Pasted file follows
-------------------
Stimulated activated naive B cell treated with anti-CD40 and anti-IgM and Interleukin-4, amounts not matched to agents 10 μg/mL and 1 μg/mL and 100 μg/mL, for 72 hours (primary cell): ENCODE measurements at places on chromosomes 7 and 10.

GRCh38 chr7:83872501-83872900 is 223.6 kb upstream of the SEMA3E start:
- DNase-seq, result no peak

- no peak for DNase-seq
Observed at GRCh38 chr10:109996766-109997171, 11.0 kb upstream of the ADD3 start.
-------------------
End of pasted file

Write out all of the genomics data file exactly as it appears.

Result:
Stimulated activated naive B cell treated with anti-CD40 and anti-IgM and Interleukin-4, amounts not matched to agents 10 μg/mL and 1 μg/mL and 100 μg/mL, for 72 hours (primary cell): ENCODE measurements at places on chromosomes 7 and 10.

GRCh38 chr7:83872501-83872900 is 223.6 kb upstream of the SEMA3E start:
- DNase-seq, result no peak

- no peak for DNase-seq
Observed at GRCh38 chr10:109996766-109997171, 11.0 kb upstream of the ADD3 start.